It may come as a surprise to some, but Cal/OSHA’s workplace violence regulations currently apply only to the Health Care Industry. Cal/OSHA plans to change that.

Right now, for non-healthcare industries, Cal/OSHA regulates workplace violence using the employer’s obligation to regularly identify and evaluate workplace hazards under Section 3203, California’s version of the general duty clause.

Cal/OSHA recently released a revised draft regulation for workplace violence prevention to apply to general industry, not just health care,  proposing a broad application of the standards with limited exceptions.

Under the draft regulations, employers would need to establish, implement, and maintain an effective Workplace Violence Prevention Program (WVPP), similar to the requirements for an Injury Illness Prevention Program (IIPP) or COVID-19 Prevention Program. Among other requirements, a WVPP would need to include procedures for responding to a workplace violence emergency. For the WVPP to be effective, the employer would need to provide training to employees on handling workplace violence.

Employers would also be required to record incidents of violence in a Violent Incident Log. Under the current draft regulations, employers who have not had an incident in the past five years would be exempt from keeping a log.

Cal/OSHA invited interested parties to submit written comments on the draft regulations by July 18, 2022. It is uncertain how quickly this rule-making process will proceed. A previous effort to adopt these regulations in 2018 seemingly stalled out.

In the meantime, according to Cal/OSHA, workplaces that identify factors for potential workplace violence should include the following in their IIPP:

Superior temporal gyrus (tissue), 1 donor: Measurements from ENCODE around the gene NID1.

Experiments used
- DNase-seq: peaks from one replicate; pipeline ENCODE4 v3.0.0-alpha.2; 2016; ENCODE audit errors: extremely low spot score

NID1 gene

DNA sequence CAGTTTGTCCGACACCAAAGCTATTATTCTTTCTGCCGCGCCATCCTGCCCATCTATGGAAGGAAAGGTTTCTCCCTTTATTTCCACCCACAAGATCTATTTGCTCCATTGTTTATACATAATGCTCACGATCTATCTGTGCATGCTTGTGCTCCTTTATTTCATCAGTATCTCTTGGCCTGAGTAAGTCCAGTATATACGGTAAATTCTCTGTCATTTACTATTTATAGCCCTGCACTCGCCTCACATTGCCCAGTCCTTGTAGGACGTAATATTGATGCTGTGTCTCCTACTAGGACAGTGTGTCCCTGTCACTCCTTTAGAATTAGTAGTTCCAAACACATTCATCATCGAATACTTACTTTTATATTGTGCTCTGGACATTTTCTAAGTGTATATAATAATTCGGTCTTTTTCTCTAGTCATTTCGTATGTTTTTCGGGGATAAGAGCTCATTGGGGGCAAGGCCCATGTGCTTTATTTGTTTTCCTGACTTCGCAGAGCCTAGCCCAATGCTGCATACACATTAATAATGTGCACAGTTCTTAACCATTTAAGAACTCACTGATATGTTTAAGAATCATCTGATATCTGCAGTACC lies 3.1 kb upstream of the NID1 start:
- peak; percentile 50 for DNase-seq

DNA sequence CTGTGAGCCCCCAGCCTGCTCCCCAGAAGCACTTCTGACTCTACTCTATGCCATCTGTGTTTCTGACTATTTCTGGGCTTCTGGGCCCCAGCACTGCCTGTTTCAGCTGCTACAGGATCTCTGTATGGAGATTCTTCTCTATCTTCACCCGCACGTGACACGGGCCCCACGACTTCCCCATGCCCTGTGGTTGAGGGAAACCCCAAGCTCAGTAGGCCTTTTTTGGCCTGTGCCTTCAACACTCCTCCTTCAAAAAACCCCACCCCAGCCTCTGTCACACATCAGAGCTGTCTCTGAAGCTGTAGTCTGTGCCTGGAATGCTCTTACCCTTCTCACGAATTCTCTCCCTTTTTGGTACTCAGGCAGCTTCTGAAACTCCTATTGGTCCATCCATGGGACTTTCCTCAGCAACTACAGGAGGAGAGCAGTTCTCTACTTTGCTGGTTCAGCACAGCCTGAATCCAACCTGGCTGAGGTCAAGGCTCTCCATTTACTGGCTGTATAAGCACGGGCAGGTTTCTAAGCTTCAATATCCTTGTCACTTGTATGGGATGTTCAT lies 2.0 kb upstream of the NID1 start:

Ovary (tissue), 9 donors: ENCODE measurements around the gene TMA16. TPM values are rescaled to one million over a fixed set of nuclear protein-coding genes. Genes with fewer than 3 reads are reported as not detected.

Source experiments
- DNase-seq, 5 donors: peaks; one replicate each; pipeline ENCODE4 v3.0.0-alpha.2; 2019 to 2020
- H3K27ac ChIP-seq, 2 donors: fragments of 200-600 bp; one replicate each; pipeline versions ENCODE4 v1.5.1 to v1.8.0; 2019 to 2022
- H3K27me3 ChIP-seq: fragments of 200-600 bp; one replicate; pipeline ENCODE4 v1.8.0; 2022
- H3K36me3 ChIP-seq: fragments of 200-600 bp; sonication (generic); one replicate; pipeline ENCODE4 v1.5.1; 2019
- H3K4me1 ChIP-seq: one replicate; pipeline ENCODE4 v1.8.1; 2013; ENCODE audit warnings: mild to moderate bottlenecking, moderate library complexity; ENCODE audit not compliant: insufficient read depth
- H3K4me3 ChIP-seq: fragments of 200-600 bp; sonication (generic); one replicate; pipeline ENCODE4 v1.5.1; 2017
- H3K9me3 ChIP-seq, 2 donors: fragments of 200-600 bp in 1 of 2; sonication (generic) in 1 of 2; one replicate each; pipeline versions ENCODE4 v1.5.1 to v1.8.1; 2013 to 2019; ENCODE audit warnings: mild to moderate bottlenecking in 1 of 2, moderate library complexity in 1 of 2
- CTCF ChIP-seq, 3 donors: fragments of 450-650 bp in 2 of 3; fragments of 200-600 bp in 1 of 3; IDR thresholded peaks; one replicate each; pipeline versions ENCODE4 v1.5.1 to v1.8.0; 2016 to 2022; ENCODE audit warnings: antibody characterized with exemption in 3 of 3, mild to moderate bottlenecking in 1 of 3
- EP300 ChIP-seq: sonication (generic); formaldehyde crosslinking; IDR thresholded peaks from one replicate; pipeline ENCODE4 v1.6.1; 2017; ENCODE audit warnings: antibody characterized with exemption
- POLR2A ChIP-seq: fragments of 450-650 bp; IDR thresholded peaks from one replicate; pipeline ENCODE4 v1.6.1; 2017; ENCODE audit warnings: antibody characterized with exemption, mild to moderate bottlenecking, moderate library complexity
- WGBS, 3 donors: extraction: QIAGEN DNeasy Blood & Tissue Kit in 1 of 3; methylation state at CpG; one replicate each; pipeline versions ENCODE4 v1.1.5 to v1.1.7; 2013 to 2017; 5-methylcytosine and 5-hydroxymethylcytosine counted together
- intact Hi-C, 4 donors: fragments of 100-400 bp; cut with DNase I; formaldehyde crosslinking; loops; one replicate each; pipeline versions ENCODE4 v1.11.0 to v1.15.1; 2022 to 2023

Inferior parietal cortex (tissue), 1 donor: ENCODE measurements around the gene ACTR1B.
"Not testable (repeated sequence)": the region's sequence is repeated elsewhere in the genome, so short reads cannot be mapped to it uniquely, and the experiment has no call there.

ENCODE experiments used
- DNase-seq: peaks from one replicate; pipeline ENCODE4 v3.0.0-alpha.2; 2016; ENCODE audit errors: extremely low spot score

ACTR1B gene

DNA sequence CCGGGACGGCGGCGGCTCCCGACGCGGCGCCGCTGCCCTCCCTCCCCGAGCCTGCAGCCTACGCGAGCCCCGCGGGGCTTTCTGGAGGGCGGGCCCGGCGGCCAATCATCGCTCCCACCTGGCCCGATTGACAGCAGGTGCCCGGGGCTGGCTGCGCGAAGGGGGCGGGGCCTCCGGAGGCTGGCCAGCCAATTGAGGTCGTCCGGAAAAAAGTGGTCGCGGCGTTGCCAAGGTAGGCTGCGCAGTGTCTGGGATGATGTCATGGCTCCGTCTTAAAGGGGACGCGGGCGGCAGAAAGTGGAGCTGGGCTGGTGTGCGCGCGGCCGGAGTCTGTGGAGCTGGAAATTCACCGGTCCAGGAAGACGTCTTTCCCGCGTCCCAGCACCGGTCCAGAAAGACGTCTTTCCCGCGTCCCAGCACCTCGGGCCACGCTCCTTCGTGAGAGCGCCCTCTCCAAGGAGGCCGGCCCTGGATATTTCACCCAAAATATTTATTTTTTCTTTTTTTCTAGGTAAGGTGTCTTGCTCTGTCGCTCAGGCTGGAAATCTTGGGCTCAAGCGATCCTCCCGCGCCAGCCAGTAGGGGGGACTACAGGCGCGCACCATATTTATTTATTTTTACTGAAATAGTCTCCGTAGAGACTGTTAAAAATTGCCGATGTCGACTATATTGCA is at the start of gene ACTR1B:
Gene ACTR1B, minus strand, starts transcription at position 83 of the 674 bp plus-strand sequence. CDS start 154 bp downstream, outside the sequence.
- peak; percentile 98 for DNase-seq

• A system for ensuring that employees comply with safe and healthy work practices, including ensuring that all employees, including supervisors and managers, comply with work practices designed to make the workplace more secure and do not engage in threats or physical actions which create a security hazard to other employees, supervisors or managers in the workplace.
  • A system for communicating with employees about workplace security hazards, including a means that employees can use to inform the employer of security hazards at the worksite without fear of reprisal.
  • Procedures for identifying workplace security hazards including scheduled periodic inspections to identify unsafe conditions and work practices whenever the employer is made aware of a new or a previously unrecognized hazard.
  • Procedures for investigating occupational injury or illness arising from a workplace assault or threat of assault.
  • Procedures for correcting unsafe conditions, work practices, and work procedures, including workplace security hazards, and with attention to procedures for protecting employees from physical retaliation for reporting threats.
  • Training and instruction about how to recognize workplace security hazards, measures to prevent workplace assaults, and what to do when an assault occurs, including emergency action and post-emergency procedures.

These policies and procedures should also be mirrored in employee policies to the extent necessary to ensure they are communicated to employees.

If you have questions about including workplace violence prevention information in your IIPP or employee handbook, please reach out to the Jackson Lewis attorney with whom you often work or any member of our Workplace Safety and Health Team.